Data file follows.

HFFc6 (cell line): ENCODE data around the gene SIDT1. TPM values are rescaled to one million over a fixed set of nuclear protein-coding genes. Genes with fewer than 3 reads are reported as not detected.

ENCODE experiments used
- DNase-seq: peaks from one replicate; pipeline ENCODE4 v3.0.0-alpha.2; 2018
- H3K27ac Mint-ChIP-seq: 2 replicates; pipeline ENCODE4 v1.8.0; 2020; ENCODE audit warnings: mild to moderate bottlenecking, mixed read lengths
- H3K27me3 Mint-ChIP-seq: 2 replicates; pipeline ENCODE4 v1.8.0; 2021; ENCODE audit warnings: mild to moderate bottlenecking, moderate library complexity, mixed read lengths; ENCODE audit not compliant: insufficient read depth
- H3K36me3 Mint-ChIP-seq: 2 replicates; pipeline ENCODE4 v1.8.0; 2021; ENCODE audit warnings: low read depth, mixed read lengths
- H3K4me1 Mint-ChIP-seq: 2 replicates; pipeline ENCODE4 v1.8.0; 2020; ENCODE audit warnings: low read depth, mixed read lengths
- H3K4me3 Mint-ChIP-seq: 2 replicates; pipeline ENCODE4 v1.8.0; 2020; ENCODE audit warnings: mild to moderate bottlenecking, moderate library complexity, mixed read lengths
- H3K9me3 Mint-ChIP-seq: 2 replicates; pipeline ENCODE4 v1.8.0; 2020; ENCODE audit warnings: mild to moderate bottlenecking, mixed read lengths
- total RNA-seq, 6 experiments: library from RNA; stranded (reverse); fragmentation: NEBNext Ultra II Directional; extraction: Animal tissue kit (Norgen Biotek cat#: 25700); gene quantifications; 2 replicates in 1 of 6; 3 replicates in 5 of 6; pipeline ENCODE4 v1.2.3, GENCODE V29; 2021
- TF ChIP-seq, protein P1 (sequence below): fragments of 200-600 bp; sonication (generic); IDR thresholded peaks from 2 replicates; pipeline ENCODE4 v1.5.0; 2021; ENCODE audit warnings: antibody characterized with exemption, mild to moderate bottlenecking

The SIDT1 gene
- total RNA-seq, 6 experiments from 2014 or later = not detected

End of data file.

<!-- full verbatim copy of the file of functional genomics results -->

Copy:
HFFc6 (cell line): ENCODE data around the gene SIDT1. TPM values are rescaled to one million over a fixed set of nuclear protein-coding genes. Genes with fewer than 3 reads are reported as not detected.

ENCODE experiments used
- DNase-seq: peaks from one replicate; pipeline ENCODE4 v3.0.0-alpha.2; 2018
- H3K27ac Mint-ChIP-seq: 2 replicates; pipeline ENCODE4 v1.8.0; 2020; ENCODE audit warnings: mild to moderate bottlenecking, mixed read lengths
- H3K27me3 Mint-ChIP-seq: 2 replicates; pipeline ENCODE4 v1.8.0; 2021; ENCODE audit warnings: mild to moderate bottlenecking, moderate library complexity, mixed read lengths; ENCODE audit not compliant: insufficient read depth
- H3K36me3 Mint-ChIP-seq: 2 replicates; pipeline ENCODE4 v1.8.0; 2021; ENCODE audit warnings: low read depth, mixed read lengths
- H3K4me1 Mint-ChIP-seq: 2 replicates; pipeline ENCODE4 v1.8.0; 2020; ENCODE audit warnings: low read depth, mixed read lengths
- H3K4me3 Mint-ChIP-seq: 2 replicates; pipeline ENCODE4 v1.8.0; 2020; ENCODE audit warnings: mild to moderate bottlenecking, moderate library complexity, mixed read lengths
- H3K9me3 Mint-ChIP-seq: 2 replicates; pipeline ENCODE4 v1.8.0; 2020; ENCODE audit warnings: mild to moderate bottlenecking, mixed read lengths
- total RNA-seq, 6 experiments: library from RNA; stranded (reverse); fragmentation: NEBNext Ultra II Directional; extraction: Animal tissue kit (Norgen Biotek cat#: 25700); gene quantifications; 2 replicates in 1 of 6; 3 replicates in 5 of 6; pipeline ENCODE4 v1.2.3, GENCODE V29; 2021
- TF ChIP-seq, protein P1 (sequence below): fragments of 200-600 bp; sonication (generic); IDR thresholded peaks from 2 replicates; pipeline ENCODE4 v1.5.0; 2021; ENCODE audit warnings: antibody characterized with exemption, mild to moderate bottlenecking

The SIDT1 gene
- total RNA-seq, 6 experiments from 2014 or later = not detected